‘Public Enemies’: Fact vs. Fiction in the Johnny Depp Film About John Dillinger
Public Enemies wasn’t a huge hit at the box office when it hit theaters in 2009. Despite plenty of star power (Johnny Depp, Christian Bale) and a marquee director (Michael Mann), the movie earned middling reviews. It brought in less than $100 million at the U.S. box office.
But perhaps it’s time to give this film a second look. Public Enemies landed on Netflix on May 16 and quickly climbed into the streaming service’s top 10. Most people know that the movie about gangster John Dillinger (played by Depp) is based on a true story. But what’s fact and what’s fiction in this biographical drama?
Who was John Dillinger?
Dillinger was a Depression-era criminal who gained infamy as a bank robber and a thief. Born in Indianapolis in 1903, he and an accomplice robbed a man in 1924, a crime that landed him prison. In May 1933, he was paroled. He then embarked on a brief but memorable crime spree that eventually resulted in the FBI dubbing him Public Enemy No. 1.
Dillinger and his associates robbed banks across the country, and his exploits turned him into something of a folk hero in a country struggling with massive economic devastation. He landed behind bars twice, but both times was able to escape. But after driving a stolen car across state lines, his crimes came under the jurisdiction of the FBI, then headed by zealous anti-crime crusader J. Edgar Hoover. On July 22, 1934, a friend of his girlfriend tipped off the feds about Dillinger’s whereabouts. That night, he was shot to death by law enforcement officers outside of Chicago’s Biograph theater.
‘Public Enemies’ made some changes to Dillinger’s story
Like most films based on real-life events, Public Enemies tweaks some facts. Some changes are made to the timeline. For example, Dillinger’s fellow criminals George “Baby Face” Nelson and Homer Van Meter are shown being killed before Dillinger, when in reality they died after him. And in real life, Dillinger is believed to have murdered just one person. However, in the movie, he’s shown killing many more, noted Slate.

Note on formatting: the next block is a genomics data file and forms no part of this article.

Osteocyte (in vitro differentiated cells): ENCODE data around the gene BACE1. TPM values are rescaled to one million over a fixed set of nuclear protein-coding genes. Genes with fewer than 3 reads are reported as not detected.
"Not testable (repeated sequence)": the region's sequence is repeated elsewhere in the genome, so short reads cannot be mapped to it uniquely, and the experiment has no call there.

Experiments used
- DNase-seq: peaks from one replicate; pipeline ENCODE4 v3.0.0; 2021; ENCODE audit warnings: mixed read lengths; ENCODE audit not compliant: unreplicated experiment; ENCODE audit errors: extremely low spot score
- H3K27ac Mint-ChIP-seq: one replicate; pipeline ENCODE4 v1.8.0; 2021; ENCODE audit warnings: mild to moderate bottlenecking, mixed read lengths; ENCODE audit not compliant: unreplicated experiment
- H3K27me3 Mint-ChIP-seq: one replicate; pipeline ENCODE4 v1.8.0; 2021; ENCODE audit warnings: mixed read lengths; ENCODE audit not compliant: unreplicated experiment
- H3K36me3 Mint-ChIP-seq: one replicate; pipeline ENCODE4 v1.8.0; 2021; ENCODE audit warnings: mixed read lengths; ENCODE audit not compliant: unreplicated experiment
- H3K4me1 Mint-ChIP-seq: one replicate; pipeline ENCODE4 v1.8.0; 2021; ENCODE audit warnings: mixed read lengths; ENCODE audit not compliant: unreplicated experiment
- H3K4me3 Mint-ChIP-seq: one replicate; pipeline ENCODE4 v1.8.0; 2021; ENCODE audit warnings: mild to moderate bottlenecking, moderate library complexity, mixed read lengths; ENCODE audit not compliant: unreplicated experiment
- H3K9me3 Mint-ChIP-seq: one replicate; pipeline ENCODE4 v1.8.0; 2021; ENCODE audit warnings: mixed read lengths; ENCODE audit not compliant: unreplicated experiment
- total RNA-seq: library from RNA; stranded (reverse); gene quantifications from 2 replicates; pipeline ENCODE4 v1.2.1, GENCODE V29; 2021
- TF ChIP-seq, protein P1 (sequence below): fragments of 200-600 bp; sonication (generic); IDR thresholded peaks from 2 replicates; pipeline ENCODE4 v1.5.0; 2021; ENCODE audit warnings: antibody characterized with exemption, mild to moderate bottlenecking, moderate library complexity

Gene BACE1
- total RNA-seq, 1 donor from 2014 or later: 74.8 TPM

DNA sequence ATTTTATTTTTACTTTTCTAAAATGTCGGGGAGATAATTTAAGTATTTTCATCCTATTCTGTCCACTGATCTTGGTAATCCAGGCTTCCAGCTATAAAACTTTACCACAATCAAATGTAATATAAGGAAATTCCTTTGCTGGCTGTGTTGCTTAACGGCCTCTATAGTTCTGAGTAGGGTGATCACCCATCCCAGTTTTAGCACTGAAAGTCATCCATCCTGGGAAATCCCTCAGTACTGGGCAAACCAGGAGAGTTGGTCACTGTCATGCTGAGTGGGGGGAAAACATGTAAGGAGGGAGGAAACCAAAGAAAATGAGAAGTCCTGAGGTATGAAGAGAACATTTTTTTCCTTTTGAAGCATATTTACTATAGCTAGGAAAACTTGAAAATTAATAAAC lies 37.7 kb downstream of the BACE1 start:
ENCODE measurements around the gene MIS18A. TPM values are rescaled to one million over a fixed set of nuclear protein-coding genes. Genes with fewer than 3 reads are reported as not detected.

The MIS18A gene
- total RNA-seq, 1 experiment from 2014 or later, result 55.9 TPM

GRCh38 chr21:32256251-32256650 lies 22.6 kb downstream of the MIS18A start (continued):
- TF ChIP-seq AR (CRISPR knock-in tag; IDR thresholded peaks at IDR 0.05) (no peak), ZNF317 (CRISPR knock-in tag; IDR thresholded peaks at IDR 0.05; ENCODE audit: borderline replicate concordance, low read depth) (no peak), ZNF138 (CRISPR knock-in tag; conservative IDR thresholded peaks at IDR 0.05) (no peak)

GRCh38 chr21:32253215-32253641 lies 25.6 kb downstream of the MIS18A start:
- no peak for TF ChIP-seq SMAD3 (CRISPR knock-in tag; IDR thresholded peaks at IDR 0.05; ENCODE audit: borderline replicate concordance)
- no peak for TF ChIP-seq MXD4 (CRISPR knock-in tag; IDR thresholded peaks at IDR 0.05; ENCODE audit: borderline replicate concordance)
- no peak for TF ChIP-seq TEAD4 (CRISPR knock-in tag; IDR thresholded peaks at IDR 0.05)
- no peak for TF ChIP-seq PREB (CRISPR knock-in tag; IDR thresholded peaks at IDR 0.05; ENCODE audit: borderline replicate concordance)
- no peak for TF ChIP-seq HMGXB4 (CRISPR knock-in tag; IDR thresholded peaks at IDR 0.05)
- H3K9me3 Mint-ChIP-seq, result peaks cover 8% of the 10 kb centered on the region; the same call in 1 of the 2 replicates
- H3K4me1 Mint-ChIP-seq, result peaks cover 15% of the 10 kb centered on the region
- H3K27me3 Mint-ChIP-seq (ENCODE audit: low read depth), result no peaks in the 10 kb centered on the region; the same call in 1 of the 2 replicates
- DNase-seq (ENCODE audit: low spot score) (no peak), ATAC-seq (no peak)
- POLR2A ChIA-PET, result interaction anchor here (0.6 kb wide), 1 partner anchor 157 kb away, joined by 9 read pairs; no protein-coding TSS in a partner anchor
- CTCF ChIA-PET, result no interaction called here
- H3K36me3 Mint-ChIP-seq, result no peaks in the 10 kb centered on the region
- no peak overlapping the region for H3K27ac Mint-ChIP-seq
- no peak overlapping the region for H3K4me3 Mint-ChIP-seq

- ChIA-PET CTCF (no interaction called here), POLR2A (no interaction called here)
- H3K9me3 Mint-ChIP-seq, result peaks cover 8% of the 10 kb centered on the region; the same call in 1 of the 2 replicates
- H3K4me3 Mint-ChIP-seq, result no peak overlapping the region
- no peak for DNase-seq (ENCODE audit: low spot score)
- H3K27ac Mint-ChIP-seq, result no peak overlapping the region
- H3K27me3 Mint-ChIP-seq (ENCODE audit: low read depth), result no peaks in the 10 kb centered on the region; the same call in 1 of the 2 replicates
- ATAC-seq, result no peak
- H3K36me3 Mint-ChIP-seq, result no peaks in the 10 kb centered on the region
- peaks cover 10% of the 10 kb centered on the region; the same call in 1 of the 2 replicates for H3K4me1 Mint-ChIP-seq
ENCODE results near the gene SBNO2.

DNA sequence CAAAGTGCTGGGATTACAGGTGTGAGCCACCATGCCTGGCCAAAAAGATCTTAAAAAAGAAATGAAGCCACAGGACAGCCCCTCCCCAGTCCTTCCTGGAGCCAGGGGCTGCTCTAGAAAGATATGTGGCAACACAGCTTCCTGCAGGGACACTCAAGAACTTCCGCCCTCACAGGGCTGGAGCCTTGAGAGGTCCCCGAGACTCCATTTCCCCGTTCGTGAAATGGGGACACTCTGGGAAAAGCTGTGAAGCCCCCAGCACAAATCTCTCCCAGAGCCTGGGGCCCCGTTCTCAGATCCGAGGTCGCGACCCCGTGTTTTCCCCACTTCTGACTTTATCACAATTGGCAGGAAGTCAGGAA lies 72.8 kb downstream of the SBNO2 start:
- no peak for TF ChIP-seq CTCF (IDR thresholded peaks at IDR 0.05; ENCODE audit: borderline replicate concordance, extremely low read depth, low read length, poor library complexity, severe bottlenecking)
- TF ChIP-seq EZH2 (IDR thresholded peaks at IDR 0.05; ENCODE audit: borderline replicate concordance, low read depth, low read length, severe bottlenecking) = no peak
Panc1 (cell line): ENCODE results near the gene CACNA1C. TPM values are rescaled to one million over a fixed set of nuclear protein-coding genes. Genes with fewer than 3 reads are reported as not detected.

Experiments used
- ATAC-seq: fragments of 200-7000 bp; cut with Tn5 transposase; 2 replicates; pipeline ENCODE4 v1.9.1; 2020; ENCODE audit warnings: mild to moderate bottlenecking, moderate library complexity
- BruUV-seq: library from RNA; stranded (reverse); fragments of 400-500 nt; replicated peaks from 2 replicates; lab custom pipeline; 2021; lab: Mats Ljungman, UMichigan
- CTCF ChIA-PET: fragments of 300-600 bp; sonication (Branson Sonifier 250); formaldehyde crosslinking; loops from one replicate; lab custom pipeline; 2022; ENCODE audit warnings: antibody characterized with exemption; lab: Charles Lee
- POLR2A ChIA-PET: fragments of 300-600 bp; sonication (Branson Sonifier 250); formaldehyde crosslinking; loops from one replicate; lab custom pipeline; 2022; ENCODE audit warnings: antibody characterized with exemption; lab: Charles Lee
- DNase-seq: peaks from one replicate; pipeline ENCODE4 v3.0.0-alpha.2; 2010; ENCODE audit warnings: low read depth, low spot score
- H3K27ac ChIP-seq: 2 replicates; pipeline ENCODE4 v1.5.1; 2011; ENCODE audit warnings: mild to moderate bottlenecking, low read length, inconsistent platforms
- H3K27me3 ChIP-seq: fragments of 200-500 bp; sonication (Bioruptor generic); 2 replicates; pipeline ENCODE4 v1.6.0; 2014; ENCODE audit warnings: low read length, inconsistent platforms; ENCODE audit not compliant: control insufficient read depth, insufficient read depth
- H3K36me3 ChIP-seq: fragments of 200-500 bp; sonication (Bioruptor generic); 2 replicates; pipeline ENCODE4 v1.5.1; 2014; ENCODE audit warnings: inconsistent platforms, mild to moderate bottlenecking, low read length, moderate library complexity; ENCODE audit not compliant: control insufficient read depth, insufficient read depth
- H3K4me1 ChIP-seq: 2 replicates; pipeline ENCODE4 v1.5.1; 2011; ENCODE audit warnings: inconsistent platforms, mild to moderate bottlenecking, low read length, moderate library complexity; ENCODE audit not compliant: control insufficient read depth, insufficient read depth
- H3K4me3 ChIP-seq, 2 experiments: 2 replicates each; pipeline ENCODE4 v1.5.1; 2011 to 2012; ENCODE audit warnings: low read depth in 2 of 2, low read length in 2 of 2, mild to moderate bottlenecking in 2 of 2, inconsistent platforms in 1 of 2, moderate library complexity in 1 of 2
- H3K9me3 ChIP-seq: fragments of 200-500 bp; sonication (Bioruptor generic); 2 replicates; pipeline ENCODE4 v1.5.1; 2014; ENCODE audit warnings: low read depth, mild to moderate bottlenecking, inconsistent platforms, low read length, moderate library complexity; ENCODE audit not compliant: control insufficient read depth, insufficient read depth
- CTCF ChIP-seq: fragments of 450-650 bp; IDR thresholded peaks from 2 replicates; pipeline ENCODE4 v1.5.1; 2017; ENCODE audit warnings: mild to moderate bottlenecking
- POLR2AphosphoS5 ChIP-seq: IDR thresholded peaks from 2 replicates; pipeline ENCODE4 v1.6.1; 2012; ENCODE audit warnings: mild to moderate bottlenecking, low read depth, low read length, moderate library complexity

According to Slate, Public Enemies also mischaracterizes the relationship between Hoover (Billy Crudup) and FBI agent Melvin Purvis (Christian Bale), who was not actually in charge of the investigation when Dillinger was killed. And as the Chicago Reader pointed out, the daring prison escape that opens the film didn’t go down exactly as depicted on screen. While Dillinger helped plan the break out, he wasn’t present when it happened. Other scenes, such as one where the FBI beats Dillinger’s girlfriend Billie Frechette (Marion Cotillard) aren’t mentioned in the non-fiction book on which the movie is based.
What the movie gets right
While some details aren’t accurate, the basic facts of Public Enemies are based on real life. And the movie was filmed at the sites of some of Dillinger’s exploits, including the Little Bohemia Lodge in Wisconsin and the supposedly unbreakable jail in Crown Point, Indiana. The scene where Dillinger is killed was also filmed on the same Chicago street where he met his end decades earlier.
Bryan Burrough, who wrote the book Public Enemies, called the movie “the most historically accurate Dillinger.”
“Michael Mann impressed me as a real stickler for historical accuracy,” he wrote in an article for the Los Angeles Times. “Yes, there is fictionalization in this movie, including some to the timeline, but that’s Hollywood; if it was 100% accurate, you would call it a documentary.”
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